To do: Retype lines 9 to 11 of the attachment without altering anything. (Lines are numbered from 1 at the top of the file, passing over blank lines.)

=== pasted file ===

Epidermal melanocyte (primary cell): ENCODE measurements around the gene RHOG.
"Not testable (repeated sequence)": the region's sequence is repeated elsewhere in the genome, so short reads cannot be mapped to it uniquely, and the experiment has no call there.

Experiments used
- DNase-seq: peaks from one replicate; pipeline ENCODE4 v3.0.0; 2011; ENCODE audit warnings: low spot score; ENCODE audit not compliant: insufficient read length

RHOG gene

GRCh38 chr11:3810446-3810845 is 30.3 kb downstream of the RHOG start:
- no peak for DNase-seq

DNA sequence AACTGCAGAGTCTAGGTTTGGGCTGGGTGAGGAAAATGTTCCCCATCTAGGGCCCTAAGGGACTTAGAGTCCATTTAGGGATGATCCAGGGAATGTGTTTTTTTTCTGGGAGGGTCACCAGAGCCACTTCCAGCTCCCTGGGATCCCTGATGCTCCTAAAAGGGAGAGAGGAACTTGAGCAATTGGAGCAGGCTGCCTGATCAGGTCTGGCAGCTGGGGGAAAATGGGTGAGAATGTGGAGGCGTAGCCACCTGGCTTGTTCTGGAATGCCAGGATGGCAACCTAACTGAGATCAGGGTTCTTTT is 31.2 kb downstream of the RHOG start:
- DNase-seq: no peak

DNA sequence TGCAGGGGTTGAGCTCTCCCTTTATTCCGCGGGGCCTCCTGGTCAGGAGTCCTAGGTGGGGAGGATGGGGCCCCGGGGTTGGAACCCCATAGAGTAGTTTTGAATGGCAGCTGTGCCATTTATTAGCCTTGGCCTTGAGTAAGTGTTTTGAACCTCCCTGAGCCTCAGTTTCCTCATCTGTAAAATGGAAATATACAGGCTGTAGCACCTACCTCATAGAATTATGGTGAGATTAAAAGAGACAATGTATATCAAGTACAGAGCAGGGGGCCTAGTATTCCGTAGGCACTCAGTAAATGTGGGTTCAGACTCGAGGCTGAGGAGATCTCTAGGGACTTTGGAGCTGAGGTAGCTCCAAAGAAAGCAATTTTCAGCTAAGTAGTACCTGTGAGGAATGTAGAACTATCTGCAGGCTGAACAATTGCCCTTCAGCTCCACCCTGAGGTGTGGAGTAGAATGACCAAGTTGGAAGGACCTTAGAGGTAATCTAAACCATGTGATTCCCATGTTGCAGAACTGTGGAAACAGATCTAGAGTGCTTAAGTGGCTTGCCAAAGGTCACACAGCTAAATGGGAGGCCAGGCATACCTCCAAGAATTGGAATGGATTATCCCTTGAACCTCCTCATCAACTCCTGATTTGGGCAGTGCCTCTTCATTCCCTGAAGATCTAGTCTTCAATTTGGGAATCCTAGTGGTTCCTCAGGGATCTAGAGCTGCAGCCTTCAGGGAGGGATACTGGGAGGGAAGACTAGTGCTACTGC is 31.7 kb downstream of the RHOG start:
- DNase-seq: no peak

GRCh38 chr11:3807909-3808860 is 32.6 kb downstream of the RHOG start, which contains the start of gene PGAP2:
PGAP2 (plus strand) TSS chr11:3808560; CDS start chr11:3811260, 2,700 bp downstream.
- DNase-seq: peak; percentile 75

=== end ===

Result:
- DNase-seq: no peak

DNA sequence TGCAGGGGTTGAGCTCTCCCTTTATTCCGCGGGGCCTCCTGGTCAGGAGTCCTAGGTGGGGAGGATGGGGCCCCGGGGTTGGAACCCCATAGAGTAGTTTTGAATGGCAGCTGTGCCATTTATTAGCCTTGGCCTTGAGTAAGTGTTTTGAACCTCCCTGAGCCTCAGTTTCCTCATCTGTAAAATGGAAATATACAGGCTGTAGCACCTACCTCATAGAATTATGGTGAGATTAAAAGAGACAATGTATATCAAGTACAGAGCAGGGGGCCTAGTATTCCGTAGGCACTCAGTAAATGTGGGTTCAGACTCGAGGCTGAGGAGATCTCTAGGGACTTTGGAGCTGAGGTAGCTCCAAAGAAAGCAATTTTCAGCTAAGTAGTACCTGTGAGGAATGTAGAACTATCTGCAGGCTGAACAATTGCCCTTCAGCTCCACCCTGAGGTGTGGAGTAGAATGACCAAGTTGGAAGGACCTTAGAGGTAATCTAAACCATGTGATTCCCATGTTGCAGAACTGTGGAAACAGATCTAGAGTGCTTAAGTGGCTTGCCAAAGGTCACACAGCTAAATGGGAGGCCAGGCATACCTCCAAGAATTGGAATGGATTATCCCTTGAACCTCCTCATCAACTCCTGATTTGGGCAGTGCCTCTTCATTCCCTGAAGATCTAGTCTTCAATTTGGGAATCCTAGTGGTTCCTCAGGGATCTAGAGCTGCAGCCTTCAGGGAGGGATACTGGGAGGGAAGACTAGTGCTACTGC is 31.7 kb downstream of the RHOG start:
- DNase-seq: no peak